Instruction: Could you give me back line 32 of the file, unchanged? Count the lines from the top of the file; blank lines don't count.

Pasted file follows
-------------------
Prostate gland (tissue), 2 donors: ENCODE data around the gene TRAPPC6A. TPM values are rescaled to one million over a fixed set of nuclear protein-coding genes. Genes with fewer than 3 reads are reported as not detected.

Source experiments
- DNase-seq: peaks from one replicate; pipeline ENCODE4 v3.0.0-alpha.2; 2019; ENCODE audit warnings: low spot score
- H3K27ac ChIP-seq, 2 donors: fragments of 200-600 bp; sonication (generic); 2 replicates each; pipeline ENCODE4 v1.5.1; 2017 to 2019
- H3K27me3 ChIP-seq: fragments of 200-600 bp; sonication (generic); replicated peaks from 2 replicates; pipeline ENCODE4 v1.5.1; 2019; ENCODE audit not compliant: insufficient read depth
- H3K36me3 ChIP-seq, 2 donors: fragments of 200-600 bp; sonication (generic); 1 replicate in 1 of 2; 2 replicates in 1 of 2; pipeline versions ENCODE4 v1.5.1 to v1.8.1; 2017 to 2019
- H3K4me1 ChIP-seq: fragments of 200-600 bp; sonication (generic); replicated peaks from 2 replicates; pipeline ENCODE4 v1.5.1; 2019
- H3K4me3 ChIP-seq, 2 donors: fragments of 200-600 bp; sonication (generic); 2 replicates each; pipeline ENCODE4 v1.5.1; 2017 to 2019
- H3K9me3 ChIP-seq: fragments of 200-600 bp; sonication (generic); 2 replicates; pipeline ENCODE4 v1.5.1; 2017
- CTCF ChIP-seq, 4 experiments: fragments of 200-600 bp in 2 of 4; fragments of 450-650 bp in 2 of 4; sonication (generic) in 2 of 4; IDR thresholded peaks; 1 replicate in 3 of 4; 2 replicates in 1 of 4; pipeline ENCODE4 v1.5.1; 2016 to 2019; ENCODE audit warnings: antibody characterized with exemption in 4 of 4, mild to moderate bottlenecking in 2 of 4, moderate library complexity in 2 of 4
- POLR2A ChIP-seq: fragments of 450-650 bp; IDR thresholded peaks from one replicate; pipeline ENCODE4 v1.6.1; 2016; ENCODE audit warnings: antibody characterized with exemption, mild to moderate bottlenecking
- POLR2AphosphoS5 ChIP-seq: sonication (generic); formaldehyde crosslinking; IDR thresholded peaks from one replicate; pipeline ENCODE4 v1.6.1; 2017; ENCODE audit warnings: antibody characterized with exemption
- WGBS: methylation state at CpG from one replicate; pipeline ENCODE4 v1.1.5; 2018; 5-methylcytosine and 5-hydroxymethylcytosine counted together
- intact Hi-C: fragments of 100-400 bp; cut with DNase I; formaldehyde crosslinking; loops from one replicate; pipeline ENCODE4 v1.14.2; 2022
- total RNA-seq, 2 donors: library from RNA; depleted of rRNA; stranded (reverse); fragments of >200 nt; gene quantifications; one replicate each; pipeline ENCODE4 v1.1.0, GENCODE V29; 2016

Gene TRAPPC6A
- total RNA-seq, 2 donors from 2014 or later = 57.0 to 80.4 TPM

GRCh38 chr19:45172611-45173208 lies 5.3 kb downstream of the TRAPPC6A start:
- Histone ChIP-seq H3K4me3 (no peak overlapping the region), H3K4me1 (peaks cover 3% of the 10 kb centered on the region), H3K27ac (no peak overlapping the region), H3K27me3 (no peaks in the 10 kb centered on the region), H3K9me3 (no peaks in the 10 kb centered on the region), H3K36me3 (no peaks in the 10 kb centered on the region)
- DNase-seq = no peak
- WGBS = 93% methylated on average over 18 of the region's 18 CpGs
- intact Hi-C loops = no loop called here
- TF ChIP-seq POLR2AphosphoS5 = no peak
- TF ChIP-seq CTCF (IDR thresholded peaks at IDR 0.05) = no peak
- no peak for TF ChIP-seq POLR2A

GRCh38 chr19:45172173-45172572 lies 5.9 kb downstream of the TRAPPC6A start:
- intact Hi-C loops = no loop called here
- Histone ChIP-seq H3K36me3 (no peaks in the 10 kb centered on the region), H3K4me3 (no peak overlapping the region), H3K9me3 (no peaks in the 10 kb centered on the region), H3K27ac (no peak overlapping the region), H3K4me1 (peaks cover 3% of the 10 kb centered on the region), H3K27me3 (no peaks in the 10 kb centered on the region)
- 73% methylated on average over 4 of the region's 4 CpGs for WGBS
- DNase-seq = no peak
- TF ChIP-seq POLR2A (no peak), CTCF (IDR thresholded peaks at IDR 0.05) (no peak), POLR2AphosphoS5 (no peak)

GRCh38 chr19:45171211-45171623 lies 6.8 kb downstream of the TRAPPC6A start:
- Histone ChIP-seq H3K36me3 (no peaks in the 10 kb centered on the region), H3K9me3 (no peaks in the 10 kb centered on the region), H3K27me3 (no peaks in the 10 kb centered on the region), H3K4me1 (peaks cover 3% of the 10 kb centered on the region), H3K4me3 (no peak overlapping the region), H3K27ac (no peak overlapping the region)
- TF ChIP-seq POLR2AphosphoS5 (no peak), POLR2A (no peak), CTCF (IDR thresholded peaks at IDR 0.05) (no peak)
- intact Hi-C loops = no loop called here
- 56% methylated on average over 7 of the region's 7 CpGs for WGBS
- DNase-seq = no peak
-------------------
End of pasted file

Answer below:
GRCh38 chr19:45171211-45171623 lies 6.8 kb downstream of the TRAPPC6A start: